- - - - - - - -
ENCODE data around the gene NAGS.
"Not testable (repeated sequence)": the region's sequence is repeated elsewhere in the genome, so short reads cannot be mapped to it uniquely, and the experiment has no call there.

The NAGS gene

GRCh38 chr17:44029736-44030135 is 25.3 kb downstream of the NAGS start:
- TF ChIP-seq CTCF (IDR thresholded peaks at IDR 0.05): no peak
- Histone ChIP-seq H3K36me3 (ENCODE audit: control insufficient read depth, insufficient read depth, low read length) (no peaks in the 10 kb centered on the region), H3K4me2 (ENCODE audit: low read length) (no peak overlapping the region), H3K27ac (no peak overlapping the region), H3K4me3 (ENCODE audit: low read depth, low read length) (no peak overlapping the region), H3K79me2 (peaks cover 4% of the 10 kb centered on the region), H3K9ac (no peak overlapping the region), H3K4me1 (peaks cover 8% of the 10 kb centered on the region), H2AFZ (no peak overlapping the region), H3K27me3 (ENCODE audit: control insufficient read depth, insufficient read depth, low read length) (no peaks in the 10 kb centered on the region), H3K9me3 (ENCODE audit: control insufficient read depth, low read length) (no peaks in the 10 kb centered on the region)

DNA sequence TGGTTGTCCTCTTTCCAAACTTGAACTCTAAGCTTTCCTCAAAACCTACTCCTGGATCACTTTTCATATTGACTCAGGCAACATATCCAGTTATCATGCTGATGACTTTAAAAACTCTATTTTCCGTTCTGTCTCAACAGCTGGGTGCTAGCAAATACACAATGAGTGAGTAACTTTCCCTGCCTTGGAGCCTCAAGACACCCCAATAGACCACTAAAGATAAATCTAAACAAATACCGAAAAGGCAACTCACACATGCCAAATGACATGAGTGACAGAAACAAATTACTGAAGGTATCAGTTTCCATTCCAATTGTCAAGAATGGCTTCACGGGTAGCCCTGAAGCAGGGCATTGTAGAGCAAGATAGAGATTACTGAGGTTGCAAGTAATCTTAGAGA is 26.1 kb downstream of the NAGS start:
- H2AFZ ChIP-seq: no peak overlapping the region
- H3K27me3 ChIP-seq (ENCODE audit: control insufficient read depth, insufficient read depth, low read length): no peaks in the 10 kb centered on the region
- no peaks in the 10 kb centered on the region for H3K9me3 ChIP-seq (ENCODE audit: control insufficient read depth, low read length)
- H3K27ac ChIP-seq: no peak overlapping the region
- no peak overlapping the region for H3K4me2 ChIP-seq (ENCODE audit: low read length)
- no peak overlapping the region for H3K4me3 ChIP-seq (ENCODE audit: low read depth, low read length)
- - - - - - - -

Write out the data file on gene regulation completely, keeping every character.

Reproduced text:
ENCODE data around the gene NAGS.
"Not testable (repeated sequence)": the region's sequence is repeated elsewhere in the genome, so short reads cannot be mapped to it uniquely, and the experiment has no call there.

The NAGS gene

GRCh38 chr17:44029736-44030135 is 25.3 kb downstream of the NAGS start:
- TF ChIP-seq CTCF (IDR thresholded peaks at IDR 0.05): no peak
- Histone ChIP-seq H3K36me3 (ENCODE audit: control insufficient read depth, insufficient read depth, low read length) (no peaks in the 10 kb centered on the region), H3K4me2 (ENCODE audit: low read length) (no peak overlapping the region), H3K27ac (no peak overlapping the region), H3K4me3 (ENCODE audit: low read depth, low read length) (no peak overlapping the region), H3K79me2 (peaks cover 4% of the 10 kb centered on the region), H3K9ac (no peak overlapping the region), H3K4me1 (peaks cover 8% of the 10 kb centered on the region), H2AFZ (no peak overlapping the region), H3K27me3 (ENCODE audit: control insufficient read depth, insufficient read depth, low read length) (no peaks in the 10 kb centered on the region), H3K9me3 (ENCODE audit: control insufficient read depth, low read length) (no peaks in the 10 kb centered on the region)

DNA sequence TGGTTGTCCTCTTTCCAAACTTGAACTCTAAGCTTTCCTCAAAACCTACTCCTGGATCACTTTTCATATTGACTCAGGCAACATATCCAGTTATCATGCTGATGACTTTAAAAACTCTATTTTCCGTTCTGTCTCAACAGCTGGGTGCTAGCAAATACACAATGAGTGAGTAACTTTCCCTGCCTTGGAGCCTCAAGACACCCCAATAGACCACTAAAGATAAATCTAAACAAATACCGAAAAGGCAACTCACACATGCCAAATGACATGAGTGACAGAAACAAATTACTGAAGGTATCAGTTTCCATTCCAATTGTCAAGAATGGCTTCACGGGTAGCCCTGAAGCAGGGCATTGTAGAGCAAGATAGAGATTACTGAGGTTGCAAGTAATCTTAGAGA is 26.1 kb downstream of the NAGS start:
- H2AFZ ChIP-seq: no peak overlapping the region
- H3K27me3 ChIP-seq (ENCODE audit: control insufficient read depth, insufficient read depth, low read length): no peaks in the 10 kb centered on the region
- no peaks in the 10 kb centered on the region for H3K9me3 ChIP-seq (ENCODE audit: control insufficient read depth, low read length)
- H3K27ac ChIP-seq: no peak overlapping the region
- no peak overlapping the region for H3K4me2 ChIP-seq (ENCODE audit: low read length)
- no peak overlapping the region for H3K4me3 ChIP-seq (ENCODE audit: low read depth, low read length)